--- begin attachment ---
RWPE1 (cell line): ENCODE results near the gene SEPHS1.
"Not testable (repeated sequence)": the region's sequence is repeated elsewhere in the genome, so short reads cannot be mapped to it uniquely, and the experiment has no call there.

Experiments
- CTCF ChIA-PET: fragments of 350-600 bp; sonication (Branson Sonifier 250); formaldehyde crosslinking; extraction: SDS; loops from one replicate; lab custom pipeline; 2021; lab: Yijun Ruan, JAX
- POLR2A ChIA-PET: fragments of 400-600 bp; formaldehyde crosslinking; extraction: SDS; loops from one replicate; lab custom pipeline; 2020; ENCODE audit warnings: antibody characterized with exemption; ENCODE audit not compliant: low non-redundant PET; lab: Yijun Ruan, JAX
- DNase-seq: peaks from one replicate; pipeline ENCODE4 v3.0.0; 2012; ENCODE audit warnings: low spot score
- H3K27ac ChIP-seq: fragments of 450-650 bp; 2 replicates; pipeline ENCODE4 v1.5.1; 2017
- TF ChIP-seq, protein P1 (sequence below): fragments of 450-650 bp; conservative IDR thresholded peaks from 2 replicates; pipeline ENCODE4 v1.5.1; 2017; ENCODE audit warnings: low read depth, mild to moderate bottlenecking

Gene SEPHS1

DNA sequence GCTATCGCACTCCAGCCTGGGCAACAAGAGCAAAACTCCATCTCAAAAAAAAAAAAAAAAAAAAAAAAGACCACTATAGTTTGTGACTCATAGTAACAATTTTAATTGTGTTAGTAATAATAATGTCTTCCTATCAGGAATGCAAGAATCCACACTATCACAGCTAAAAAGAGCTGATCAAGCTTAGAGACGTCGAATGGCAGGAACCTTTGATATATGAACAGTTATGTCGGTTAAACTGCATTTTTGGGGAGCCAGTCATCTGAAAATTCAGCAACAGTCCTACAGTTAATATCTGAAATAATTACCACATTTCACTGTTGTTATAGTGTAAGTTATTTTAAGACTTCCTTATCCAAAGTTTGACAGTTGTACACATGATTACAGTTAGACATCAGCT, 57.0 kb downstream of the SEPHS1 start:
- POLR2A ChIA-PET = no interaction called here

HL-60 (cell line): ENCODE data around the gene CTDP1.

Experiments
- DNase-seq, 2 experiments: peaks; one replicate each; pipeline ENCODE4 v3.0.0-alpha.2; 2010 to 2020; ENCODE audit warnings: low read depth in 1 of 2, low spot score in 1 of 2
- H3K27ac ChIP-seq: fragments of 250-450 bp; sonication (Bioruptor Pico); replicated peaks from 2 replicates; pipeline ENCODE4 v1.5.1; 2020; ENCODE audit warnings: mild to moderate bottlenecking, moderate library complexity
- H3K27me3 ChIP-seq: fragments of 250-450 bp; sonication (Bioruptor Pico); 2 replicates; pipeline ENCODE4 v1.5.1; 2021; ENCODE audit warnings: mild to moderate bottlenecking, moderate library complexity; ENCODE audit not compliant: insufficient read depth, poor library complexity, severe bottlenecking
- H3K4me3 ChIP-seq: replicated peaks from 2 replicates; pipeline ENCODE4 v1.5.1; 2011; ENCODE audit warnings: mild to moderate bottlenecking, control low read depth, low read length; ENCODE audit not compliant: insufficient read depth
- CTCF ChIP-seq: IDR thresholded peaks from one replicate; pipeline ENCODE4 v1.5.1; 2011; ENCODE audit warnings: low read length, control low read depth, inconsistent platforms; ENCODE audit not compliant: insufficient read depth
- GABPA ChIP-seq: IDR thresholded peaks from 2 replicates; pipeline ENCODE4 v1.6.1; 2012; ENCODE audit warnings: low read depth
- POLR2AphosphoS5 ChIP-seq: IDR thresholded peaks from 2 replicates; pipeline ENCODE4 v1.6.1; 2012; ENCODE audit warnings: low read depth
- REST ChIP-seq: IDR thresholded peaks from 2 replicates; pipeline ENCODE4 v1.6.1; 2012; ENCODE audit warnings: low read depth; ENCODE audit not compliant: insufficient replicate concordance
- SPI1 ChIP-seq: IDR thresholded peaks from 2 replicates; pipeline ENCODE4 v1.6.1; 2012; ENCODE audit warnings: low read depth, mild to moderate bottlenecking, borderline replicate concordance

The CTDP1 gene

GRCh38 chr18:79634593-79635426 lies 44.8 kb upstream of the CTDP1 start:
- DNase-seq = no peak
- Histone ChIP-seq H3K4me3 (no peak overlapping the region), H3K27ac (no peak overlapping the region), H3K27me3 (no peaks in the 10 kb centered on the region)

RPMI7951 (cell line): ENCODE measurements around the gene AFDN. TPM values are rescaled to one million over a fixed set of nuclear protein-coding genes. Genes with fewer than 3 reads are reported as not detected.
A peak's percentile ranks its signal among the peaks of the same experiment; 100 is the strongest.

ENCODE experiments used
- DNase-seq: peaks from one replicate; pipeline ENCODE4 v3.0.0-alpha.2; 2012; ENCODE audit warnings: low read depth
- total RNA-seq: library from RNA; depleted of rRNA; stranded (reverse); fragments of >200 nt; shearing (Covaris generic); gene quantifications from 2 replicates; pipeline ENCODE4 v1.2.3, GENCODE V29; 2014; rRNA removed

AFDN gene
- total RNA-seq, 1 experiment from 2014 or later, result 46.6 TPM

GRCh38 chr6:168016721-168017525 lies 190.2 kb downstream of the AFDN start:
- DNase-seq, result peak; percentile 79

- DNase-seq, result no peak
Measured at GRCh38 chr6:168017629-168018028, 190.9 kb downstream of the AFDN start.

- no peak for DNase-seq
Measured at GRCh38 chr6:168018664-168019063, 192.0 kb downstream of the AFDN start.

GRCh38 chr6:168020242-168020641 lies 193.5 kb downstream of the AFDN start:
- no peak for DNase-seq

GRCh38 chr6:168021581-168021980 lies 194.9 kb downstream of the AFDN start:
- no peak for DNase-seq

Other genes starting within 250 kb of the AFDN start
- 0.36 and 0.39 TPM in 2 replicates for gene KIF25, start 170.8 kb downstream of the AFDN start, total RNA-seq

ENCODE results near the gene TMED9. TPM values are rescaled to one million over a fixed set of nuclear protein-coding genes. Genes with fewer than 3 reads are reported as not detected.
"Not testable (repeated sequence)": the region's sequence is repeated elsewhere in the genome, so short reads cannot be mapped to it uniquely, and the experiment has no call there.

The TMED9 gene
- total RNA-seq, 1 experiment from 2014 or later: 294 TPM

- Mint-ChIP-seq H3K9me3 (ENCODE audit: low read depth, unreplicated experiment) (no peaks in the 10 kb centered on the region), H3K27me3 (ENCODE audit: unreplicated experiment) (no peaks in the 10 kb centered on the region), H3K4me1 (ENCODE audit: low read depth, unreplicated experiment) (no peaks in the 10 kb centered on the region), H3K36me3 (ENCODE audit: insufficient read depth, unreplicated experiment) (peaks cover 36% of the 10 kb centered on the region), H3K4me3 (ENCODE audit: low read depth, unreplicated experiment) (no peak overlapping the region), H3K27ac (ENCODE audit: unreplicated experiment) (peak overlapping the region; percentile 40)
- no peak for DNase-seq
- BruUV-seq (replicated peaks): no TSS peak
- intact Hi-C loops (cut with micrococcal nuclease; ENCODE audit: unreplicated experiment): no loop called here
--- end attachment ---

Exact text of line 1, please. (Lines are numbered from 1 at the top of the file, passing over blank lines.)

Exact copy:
RWPE1 (cell line): ENCODE results near the gene SEPHS1.